South Bend, November 4, 1968
On the Evening Before the Election
On the evening before tomorrow’s election of the U.S. president, the outcome is still as uncertain as it was months ago. Hubert Humphrey has recently caught up with Nixon’s lead, while the third party candidate, George Wallace, has the South behind him. It is quite possible that the Wallace votes can thrust the election into the House of Representatives, if neither candidate of the two major parties wins a plurality of the electoral votes. The election would then be decided in January. The War in Vietnam has been the decisive issue of this election to the very end.
South Bend, November 6, 1968
A Very Close Election Result
During last night, Nixon and Humphrey were leading alternately. Until the morning hours nobody could tell for sure who would win this election. The East Coast voted solidly for the Democrats. Altogether, the Democratic Party machinery proved to be very tenacious. But the mood of the country indicates that a political era is coming to an end. For the first time also viewers in Europe, Australia and Asia could follow this most important election of the free world on television via satellite. By 9 a.m. the result was still open. Only toward 10 a.m. the news came through that Nixon was leading in Illinois, and with its 26 electoral votes has won the election. The result is extremely close. Total popular votes:
Nixon 27,905,165, Humphrey 27,663,293, and Wallace about 8,000,000.*
The two party system in America has again proven its strength. George Wallace was leading in the South, but with only 8 million votes his American Independent Party was left far behind. With the election of Richard Nixon, American-European relations will be revived. The main attention of U.S. foreign policy will again turn to Atlantic affairs.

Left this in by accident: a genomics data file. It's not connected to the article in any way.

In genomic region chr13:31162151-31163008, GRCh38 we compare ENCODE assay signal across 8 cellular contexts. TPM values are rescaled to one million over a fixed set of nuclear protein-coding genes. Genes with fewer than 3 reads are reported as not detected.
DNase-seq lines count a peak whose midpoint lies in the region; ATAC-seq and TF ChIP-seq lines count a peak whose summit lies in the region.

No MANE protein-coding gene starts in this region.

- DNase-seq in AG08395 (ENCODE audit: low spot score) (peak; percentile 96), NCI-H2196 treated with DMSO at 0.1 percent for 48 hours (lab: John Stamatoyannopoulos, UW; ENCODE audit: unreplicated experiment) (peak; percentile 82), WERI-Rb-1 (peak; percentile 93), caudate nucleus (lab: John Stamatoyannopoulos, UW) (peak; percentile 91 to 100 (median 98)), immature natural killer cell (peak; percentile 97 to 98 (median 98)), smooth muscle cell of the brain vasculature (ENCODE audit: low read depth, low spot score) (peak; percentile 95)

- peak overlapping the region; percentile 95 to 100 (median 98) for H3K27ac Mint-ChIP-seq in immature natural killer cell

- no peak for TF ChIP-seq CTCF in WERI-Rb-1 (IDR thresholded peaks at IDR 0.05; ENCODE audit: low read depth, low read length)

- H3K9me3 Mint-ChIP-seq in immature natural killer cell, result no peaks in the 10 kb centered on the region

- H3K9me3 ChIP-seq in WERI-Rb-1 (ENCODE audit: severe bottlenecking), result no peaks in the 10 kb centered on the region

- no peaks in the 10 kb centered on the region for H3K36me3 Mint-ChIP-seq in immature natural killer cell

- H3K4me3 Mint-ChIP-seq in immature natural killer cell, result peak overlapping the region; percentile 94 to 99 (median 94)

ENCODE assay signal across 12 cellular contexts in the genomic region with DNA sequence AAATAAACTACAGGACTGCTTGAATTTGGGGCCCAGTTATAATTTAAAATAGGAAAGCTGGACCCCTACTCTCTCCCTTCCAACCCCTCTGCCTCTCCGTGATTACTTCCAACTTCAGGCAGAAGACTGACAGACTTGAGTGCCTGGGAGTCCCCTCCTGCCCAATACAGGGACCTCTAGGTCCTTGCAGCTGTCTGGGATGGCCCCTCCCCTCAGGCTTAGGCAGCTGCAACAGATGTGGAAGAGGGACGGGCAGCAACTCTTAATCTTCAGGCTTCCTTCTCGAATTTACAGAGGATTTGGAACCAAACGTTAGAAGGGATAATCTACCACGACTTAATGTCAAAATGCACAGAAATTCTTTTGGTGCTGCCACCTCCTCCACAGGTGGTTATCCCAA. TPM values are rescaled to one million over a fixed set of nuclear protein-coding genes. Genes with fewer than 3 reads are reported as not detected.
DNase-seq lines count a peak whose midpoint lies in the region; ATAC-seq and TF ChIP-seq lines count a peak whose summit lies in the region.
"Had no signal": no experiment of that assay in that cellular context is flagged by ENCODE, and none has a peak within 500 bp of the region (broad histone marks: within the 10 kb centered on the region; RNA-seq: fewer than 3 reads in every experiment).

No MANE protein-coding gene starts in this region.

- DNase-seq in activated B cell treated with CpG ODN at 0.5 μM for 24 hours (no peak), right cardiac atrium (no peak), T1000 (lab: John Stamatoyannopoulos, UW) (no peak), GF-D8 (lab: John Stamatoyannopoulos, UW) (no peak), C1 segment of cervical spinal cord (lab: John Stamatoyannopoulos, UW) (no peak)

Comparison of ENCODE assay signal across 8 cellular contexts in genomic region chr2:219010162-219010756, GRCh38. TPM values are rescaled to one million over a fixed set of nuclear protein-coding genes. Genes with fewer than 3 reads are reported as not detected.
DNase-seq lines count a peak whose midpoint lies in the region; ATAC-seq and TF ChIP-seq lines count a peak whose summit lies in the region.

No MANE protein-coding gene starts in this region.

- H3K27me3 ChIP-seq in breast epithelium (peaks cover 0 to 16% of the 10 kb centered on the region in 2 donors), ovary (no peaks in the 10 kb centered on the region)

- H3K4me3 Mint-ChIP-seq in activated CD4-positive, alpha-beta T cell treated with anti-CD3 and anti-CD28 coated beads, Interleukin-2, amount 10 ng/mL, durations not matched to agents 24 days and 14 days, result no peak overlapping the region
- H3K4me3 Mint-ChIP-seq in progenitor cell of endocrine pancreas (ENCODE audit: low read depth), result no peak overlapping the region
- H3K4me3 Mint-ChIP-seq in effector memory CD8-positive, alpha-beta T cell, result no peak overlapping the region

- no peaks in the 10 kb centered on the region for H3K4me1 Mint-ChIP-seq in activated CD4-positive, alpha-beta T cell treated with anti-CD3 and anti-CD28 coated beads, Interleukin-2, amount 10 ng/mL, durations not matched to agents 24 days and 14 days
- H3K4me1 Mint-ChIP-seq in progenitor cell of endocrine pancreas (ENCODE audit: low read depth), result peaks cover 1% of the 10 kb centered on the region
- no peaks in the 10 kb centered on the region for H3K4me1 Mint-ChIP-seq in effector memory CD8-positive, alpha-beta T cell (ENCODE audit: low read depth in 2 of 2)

*[According to The New York Times of 8 November 1968, the final results of the election are as follows: Nixon 30,446,028, Humphrey 30,122,715, and Wallace 9,184,703 votes. In the Senate the Democrats have 58, the Republicans 41, and in the House of Representatives the Democrats have 243, the Republicans 192 seats.]
South Bend, November 28, 1968
America enjoyed a very peaceful Thanksgiving Day with the traditional turkey, the Macy Department Store monster parade on 5th Avenue in New York, and watching a number of football games on television. Thanksgiving is the festive occasion of the family, when relatives from across the continent visit each other. A feeling of quiet and confidence has been spreading, as peace negotiations to end the War in Vietnam are forthcoming. After having gone smoothly through the presidential election, the general mood of the country is calming down. The period of transition from the election until the new president takes office is always a political breather in Washington. The change of administration, especially when the ruling party is leaving, brings about a large move of officials and politicians. Moving companies and realtors benefit the most from this transfer.